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Nick Broomfield's searing docudrama Battle for Haditha pulls no punches regarding its subject matter, a bloody incident in Iraq that became a mass slaughter. The British-made film's sense of authenticity leads us to think that nothing about the horrendous killing has been exaggerated, a scary thought indeed.
On the surface the movie might seem to be exploiting a much-publicized incident from November 19, 2005 in Haditha. U.S. Marines responded to a lethal I.E.D. attack on their convoy by gunning down 24 Iraqis, many of them women and children. But Battle for Haditha shows events leading up to the incident in a way that helps us understand how such atrocities take place. No viewer can walk away without having his perceptions altered.
Documentary filmmaker Nick Broomfield shot Battle for Haditha in Jordanian neighborhoods almost identical to those in Iraq, using Iraqi refugees as actors. The script is based on eyewitness accounts, and the high level of realism was obtained by using former Marines as actors.
The movie presents a negative image of the U.S. Marine Corps in action. Most of the Marines pictured are barely twenty years of age, including the nervous Corporal Ramirez (Elliot Ruiz) who gives the "kill anything that moves" order. The Marines are at risk whenever away from their base of operations, and are given little support from the chain of command above them. The officers back at base assume that every civilian is a hostile enemy and the official response to almost any disturbance is lethal force. When Ramirez asks for counseling because of bad dreams about the killing, an officer curtly tells him that he must wait until his tour of duty is finished. The implication is that too much of the war effort is concerned with public relations and image control. Fighting a war of occupation is especially difficult when the politicians back home refuse to come to grips with the reality on the ground.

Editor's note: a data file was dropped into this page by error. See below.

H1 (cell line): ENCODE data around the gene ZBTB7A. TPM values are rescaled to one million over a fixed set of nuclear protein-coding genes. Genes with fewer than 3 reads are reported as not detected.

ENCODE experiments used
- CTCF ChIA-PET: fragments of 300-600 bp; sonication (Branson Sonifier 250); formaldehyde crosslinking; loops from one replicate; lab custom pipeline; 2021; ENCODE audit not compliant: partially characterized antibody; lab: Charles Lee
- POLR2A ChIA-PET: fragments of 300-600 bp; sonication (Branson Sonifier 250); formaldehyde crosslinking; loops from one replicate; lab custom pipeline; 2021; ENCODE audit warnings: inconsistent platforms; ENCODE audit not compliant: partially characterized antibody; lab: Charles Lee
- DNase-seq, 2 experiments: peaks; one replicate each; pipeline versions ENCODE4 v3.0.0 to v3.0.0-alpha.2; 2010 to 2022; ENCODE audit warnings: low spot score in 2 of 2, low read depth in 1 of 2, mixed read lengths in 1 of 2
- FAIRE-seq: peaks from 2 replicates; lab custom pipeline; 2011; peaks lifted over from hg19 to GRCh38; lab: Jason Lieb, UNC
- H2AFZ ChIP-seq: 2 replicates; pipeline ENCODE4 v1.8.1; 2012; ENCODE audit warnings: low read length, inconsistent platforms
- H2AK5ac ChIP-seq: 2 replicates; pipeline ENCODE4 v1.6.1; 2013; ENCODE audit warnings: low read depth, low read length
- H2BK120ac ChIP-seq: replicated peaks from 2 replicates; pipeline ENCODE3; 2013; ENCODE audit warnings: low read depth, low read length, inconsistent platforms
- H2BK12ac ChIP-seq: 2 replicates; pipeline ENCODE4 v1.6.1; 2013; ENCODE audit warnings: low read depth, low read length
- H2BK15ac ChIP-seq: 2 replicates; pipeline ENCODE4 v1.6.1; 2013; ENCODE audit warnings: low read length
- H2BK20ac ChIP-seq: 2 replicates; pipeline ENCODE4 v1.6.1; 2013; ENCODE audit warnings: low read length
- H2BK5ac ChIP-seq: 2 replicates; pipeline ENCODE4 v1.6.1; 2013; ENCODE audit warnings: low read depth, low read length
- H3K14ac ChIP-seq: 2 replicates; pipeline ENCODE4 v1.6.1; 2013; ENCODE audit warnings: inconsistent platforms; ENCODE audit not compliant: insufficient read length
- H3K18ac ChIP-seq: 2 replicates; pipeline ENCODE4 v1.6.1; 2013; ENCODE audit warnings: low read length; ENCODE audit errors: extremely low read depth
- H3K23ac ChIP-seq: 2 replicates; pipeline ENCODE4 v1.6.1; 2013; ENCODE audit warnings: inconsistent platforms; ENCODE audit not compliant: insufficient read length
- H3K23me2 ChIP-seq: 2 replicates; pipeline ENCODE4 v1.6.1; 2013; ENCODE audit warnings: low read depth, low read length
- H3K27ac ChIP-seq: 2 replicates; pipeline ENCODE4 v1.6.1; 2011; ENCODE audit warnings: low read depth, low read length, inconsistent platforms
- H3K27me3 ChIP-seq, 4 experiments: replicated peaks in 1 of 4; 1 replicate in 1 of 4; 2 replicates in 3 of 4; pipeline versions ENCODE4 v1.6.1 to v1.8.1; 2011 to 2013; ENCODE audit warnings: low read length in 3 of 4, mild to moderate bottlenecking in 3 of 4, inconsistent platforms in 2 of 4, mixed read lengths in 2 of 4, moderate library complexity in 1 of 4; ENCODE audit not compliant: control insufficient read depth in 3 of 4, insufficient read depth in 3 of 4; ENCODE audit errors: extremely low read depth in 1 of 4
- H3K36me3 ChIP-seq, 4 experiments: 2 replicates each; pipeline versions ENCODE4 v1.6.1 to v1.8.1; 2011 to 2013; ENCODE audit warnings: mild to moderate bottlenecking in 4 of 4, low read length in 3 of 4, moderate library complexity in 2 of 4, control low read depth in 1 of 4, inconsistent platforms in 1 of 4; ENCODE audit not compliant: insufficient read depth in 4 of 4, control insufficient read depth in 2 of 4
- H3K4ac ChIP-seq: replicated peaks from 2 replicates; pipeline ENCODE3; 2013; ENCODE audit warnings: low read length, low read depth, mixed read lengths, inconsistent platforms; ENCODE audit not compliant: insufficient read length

Battle for Haditha also plots the progress of Ahmad (Iraqi actor Falah Flayla), a former Iraqi Army officer who takes pay from Muslim extremists to plant and detonate a roadside bomb. Ahmad hates the Americans for disbanding the Army and allowing his country to descend into chaos. Ironically, the extremists threaten Ahmad with death unless he stops drinking alcohol; their intent is to return Iraq to fundamentalist law.
Director Broomfield emphasizes that the civilian victims are ordinary people just trying to subsist. Pregnant mother Hiba (Yasmine Hanani) has a loving relationship with her husband and child and doesn't want to move out of the dangerous neighborhood because it would mean breaking up the family. When Ahmed starts digging by the side of the road, some neighbors do guess that a bomb is being planted. But if they tell the Americans, the insurgents will surely find out and murder them.